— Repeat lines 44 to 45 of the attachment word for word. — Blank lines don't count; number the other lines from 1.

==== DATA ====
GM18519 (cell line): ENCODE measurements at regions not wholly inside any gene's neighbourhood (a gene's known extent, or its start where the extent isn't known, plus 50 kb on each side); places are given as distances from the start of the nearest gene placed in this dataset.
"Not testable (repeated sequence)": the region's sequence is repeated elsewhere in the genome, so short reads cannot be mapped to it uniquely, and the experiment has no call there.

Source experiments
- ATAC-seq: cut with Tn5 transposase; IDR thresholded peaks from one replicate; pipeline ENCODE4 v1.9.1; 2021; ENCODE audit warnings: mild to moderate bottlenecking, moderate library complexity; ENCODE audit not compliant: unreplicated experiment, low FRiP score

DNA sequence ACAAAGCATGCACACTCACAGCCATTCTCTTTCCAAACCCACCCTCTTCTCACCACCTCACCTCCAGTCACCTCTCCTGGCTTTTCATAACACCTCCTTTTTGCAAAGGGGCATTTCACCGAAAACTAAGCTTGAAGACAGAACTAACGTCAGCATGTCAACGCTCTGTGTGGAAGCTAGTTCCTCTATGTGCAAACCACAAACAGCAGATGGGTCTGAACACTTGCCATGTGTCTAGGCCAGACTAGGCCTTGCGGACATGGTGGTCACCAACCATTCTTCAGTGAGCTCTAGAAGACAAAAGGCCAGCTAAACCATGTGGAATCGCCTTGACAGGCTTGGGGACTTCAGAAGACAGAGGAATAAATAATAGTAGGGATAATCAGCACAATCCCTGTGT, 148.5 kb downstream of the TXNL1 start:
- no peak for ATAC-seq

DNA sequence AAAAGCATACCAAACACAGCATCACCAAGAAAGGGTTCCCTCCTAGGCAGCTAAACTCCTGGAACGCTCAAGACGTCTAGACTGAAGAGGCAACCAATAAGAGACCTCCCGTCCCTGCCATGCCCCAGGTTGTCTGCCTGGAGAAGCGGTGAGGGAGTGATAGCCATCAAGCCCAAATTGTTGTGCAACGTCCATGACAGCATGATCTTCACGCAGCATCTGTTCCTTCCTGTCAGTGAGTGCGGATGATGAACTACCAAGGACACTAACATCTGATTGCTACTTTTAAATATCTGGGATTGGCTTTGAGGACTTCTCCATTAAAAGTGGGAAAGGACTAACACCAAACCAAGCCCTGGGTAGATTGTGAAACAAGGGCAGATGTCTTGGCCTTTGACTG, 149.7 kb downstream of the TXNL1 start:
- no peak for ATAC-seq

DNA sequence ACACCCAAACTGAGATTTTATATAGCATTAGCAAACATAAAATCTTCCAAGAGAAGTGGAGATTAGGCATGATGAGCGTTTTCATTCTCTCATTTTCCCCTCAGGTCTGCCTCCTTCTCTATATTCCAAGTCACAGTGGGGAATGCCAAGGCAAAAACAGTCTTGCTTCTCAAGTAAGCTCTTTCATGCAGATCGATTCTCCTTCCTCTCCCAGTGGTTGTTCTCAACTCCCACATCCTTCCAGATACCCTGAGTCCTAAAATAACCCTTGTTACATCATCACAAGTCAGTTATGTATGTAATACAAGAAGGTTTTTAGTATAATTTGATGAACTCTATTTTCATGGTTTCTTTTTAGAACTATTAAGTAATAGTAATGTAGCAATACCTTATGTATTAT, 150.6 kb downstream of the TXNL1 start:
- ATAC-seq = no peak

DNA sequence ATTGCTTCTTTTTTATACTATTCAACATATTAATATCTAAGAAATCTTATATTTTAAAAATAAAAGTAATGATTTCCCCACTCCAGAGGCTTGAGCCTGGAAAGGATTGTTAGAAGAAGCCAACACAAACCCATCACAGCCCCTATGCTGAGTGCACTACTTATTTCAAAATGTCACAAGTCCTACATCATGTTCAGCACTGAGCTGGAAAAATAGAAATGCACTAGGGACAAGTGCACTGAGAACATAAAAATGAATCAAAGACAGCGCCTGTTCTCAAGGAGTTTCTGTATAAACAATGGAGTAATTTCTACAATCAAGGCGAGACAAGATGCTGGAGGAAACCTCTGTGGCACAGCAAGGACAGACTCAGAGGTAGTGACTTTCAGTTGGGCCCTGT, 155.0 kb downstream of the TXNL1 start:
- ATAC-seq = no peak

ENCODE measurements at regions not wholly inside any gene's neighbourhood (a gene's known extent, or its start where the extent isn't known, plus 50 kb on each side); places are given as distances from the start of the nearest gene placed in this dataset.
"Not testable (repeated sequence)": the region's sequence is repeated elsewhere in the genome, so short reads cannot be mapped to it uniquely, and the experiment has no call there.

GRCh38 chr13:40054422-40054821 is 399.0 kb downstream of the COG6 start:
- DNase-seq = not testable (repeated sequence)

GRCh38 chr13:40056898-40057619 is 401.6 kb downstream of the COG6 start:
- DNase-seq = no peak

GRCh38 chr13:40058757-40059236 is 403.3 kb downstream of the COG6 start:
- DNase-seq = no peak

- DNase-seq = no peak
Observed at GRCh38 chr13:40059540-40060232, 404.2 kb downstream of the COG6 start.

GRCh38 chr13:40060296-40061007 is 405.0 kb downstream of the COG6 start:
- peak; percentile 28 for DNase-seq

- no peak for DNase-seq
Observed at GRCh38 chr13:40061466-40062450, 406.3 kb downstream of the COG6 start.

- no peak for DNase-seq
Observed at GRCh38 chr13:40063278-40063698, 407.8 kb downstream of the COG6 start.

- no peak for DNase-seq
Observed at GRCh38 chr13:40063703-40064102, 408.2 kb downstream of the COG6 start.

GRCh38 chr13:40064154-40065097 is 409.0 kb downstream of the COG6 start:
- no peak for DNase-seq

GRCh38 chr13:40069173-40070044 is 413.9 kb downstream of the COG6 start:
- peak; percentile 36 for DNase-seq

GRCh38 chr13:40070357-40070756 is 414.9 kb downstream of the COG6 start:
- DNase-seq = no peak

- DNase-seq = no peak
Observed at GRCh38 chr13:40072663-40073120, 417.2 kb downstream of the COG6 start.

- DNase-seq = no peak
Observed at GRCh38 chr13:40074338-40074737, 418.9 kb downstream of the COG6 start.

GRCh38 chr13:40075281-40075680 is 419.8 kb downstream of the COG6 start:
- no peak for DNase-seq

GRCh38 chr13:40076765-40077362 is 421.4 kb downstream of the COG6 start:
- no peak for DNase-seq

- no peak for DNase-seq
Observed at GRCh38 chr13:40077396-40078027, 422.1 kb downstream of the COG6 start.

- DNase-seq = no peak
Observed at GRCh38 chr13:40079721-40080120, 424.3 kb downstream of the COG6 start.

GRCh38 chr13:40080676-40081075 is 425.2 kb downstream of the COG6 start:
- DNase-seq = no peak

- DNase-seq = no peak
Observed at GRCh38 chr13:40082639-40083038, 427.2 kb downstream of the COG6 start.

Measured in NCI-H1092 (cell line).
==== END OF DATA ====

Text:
- no peak for DNase-seq

- no peak for DNase-seq